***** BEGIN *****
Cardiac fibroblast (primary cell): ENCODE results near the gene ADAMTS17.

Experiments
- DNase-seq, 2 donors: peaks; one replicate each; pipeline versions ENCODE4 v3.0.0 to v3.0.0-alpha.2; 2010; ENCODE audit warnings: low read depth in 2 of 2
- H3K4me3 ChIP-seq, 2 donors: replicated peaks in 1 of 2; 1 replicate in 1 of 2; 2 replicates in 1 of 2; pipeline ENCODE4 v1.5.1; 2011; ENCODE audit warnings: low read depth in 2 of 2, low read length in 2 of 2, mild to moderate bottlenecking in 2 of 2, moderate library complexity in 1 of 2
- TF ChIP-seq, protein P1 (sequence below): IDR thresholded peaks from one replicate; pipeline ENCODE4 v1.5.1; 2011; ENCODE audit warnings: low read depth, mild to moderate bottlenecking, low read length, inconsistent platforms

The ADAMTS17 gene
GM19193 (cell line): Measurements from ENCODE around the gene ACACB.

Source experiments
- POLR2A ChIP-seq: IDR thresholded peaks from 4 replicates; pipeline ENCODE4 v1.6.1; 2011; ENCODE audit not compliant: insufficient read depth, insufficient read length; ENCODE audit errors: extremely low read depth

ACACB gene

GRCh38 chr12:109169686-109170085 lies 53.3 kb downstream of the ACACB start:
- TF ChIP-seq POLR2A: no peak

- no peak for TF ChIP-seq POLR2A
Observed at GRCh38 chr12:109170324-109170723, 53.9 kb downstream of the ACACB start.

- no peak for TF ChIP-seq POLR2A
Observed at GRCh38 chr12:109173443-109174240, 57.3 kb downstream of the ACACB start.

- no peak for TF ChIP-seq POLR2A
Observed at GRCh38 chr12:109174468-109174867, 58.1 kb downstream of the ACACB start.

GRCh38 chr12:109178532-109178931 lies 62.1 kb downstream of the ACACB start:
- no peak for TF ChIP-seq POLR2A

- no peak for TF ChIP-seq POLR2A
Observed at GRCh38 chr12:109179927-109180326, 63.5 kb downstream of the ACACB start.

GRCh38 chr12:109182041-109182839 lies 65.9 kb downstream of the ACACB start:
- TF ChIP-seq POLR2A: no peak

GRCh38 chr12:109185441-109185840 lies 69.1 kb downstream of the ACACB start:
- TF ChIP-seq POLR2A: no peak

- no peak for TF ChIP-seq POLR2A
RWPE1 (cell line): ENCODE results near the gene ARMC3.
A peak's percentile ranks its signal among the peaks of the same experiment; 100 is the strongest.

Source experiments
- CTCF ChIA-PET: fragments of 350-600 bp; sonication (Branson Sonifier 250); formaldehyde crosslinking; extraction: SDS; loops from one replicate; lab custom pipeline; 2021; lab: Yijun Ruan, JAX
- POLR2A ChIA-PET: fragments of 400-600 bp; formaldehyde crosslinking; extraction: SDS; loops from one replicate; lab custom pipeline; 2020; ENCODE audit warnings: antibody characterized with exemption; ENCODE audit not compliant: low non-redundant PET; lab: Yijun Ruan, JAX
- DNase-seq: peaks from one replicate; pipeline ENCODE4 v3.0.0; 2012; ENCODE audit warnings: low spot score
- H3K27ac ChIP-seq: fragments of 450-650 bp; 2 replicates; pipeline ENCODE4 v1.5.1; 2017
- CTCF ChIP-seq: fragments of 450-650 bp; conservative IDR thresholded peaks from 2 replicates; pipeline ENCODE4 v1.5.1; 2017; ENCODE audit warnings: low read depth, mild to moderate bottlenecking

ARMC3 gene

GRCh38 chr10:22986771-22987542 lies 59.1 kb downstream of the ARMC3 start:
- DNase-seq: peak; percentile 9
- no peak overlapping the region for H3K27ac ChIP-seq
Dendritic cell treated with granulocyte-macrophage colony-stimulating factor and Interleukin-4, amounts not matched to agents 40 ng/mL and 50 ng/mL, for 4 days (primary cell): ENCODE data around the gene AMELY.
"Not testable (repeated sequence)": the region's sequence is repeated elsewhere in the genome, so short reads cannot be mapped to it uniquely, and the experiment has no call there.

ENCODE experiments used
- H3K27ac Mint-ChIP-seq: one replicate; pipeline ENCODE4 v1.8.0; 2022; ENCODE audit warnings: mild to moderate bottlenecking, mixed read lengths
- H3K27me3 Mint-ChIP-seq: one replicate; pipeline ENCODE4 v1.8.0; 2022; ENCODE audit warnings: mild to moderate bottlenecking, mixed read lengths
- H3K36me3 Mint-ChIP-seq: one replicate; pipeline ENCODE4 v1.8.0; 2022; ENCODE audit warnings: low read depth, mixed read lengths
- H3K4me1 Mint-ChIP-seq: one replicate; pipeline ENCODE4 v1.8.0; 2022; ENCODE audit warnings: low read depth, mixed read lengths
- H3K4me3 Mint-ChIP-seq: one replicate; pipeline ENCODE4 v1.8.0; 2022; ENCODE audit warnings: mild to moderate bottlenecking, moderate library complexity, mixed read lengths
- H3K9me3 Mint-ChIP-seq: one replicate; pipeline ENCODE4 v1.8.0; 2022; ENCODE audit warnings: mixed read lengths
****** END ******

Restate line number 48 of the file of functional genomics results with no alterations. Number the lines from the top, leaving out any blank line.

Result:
- H3K9me3 Mint-ChIP-seq: one replicate; pipeline ENCODE4 v1.8.0; 2022; ENCODE audit warnings: mixed read lengths